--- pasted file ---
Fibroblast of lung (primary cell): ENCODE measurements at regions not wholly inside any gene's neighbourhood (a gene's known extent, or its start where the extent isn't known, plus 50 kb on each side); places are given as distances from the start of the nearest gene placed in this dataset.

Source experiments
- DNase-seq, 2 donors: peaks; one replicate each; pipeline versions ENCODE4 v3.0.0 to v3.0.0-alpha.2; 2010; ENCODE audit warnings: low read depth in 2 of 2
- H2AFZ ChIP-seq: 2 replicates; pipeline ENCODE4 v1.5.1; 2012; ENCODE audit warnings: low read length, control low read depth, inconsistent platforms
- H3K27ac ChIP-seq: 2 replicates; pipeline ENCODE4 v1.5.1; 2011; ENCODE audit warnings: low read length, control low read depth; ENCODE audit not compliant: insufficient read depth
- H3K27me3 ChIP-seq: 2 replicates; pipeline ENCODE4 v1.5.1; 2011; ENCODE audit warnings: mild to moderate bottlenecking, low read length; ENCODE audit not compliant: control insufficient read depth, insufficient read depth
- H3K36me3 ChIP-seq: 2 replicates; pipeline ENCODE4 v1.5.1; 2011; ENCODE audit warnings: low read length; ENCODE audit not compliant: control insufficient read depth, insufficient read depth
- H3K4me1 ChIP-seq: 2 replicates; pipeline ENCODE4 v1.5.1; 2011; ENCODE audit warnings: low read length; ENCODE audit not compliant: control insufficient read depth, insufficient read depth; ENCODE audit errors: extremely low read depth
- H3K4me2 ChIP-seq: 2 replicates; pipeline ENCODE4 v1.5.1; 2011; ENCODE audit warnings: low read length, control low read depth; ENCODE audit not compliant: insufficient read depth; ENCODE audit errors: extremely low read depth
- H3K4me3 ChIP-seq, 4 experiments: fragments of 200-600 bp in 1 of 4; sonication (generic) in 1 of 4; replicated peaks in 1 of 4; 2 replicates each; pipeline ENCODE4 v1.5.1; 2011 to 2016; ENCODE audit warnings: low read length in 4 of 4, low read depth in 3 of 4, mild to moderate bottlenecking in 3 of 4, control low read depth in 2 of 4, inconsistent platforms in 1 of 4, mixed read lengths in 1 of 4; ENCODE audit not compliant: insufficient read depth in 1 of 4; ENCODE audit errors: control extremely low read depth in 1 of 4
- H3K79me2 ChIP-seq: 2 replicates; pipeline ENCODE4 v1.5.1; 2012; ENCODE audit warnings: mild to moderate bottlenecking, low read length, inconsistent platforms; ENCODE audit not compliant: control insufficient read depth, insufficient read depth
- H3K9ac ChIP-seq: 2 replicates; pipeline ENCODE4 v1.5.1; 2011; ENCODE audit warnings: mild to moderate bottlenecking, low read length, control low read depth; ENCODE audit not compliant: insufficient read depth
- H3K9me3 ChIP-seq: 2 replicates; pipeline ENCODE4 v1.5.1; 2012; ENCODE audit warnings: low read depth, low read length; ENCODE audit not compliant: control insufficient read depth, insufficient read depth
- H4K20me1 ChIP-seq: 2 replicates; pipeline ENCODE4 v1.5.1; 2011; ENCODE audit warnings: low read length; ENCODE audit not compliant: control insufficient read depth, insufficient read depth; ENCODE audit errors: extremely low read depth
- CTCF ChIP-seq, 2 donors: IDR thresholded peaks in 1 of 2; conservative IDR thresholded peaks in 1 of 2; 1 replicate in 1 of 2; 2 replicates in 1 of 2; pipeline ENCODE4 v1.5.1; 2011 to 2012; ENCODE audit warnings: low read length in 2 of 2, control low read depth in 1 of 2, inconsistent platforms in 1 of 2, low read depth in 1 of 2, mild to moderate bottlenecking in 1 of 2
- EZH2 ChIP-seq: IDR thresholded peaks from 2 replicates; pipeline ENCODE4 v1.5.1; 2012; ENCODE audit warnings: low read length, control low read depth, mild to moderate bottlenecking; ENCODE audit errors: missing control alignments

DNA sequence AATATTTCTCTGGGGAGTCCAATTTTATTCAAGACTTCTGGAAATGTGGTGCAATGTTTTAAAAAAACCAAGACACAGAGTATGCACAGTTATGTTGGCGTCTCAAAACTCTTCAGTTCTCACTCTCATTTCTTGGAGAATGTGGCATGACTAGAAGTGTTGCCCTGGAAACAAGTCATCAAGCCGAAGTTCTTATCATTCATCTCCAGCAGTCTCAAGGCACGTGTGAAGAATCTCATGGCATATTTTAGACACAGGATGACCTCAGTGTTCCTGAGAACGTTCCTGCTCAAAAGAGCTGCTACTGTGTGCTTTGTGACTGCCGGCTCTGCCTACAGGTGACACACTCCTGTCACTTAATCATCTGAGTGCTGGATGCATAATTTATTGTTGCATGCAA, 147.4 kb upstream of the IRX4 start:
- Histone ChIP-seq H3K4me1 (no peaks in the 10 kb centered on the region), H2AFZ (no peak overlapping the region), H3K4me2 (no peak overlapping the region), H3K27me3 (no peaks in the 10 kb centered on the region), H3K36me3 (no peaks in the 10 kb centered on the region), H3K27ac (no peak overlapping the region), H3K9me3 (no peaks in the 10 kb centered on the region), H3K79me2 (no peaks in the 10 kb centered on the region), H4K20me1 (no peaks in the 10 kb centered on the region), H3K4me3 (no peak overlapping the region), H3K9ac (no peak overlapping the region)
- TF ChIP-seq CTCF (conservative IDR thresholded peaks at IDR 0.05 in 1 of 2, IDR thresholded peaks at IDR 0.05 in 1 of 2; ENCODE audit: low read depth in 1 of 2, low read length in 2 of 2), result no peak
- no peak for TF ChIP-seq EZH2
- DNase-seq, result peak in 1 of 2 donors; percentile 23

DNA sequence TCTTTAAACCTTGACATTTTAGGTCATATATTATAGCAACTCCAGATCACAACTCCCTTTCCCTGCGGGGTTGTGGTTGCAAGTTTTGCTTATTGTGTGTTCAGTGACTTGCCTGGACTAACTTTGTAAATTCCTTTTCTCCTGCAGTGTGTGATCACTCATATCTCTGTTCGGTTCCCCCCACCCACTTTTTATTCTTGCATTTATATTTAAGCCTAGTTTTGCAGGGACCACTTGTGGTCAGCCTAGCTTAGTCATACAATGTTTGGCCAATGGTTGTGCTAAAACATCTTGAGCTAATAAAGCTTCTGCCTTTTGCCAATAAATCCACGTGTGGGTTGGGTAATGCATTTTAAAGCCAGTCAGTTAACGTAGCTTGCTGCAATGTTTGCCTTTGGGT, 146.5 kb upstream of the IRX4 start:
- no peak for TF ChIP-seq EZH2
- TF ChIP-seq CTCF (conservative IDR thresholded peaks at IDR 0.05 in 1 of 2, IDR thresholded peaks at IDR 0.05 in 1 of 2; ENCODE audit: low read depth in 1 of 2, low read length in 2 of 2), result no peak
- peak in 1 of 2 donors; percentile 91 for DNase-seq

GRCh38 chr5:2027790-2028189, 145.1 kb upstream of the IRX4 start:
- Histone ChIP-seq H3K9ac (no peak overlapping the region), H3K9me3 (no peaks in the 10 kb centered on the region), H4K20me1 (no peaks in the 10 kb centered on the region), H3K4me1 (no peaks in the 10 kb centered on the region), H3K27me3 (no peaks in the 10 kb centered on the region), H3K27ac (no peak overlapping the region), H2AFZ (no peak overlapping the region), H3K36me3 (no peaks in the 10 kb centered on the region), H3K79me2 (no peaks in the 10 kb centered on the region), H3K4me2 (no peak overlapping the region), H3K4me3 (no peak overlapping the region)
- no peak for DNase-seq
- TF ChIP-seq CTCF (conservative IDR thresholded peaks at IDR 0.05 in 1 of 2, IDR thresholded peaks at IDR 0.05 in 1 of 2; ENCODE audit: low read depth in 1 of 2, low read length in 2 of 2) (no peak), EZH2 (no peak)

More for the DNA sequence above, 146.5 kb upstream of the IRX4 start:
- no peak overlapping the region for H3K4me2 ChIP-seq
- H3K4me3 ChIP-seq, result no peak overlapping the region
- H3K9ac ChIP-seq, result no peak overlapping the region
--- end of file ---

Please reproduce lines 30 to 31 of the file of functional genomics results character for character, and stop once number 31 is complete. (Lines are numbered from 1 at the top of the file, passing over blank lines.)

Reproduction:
More for the DNA sequence above, 146.5 kb upstream of the IRX4 start:
- no peak overlapping the region for H3K4me2 ChIP-seq